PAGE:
One of the greatest criticisms of my first book I SPIDER is that it’s a bit ‘all over the place’. I think it actually enhances the story because the story is written as the ramblings of a mad man.
Unfortunately, my second book is shaping up to be just as ‘all over the place’ and is structurally a lot more complicated. I’m about 40,000 words in and after vomiting all of my initial thoughts out it’s time to try and create some structure.
It’s a fairly simple structure, I have a Protagonist and an Antagonist and I see their stories running simultaneously (a chapter of the good guy then a chapter of the bad guy). Using this method I will probably compare their lives; good guy looks after mother when she’s sick, bad guy kills mother with a tyre iron.
But then the whole thing starts to get complicated. I have a character that disappears from the book about half way through and then reappears in the climax or the third act. So in the middle of the crescendo and while I’ve got the reader dying to find out what happens next I’m going to tell a whole bunch of back story about what the character that disappeared has been up to.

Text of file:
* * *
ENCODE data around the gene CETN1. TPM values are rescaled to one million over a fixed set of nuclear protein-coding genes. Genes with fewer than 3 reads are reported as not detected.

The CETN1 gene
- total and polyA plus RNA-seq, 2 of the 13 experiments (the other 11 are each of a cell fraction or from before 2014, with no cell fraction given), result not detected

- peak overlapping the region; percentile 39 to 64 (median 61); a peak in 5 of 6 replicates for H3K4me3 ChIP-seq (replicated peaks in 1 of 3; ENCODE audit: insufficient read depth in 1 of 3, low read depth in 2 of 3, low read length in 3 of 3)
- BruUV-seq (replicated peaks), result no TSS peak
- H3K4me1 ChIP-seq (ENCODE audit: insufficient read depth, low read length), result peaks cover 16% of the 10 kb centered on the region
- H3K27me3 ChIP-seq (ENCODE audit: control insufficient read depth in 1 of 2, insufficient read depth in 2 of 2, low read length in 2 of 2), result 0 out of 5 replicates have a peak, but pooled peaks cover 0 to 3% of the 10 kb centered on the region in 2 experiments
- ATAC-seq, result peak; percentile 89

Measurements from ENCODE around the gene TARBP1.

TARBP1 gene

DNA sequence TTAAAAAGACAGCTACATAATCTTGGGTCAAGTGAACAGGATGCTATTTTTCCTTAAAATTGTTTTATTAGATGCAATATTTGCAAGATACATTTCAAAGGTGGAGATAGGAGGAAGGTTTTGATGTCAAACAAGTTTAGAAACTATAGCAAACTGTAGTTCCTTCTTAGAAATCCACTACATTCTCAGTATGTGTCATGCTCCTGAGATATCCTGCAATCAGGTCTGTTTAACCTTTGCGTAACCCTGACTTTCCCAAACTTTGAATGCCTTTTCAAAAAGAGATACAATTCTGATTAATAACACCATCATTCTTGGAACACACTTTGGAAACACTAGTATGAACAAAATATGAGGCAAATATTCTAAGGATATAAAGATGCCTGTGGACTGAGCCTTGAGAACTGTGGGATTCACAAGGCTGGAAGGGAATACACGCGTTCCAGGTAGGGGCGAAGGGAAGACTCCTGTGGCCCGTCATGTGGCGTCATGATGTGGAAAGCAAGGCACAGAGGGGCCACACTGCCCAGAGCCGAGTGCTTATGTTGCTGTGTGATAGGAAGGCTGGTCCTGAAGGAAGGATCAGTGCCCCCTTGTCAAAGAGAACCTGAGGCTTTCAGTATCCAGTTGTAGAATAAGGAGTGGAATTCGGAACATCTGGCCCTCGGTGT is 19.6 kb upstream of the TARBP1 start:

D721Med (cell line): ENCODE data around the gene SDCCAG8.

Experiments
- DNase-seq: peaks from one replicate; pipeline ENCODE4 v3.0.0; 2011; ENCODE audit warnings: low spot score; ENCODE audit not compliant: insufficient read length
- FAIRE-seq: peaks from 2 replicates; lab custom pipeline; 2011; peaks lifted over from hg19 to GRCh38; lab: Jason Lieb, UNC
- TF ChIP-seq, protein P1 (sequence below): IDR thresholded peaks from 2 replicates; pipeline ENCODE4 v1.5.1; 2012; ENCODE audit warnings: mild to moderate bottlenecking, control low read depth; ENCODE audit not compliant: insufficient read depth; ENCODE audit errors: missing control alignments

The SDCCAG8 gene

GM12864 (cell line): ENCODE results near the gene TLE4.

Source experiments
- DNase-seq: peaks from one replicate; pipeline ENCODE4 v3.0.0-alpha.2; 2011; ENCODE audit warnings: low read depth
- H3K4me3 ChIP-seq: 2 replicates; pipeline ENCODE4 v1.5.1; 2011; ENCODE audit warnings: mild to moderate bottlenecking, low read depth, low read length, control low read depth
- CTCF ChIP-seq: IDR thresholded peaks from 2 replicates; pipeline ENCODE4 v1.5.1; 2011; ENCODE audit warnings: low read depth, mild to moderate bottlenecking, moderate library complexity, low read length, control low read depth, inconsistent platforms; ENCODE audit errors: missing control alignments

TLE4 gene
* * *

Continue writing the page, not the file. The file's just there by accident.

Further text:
Even this would be pretty easy if I had written the book chronologically, but I have this terrible habit of putting a character in a situation, lets say a cabin, and while they are in the cabin I tell part of the back story of the cabin. So even the bits that I’m chopping up are in bits.
Above is a photo of the book cut into chapters, a Protagonist pile and an Antagonist pile. Also there’s a photo of two sets of cards each one representing a chapter in the book. I’m going to change the order of the chapters and then I’ll start filling in the holes in the story.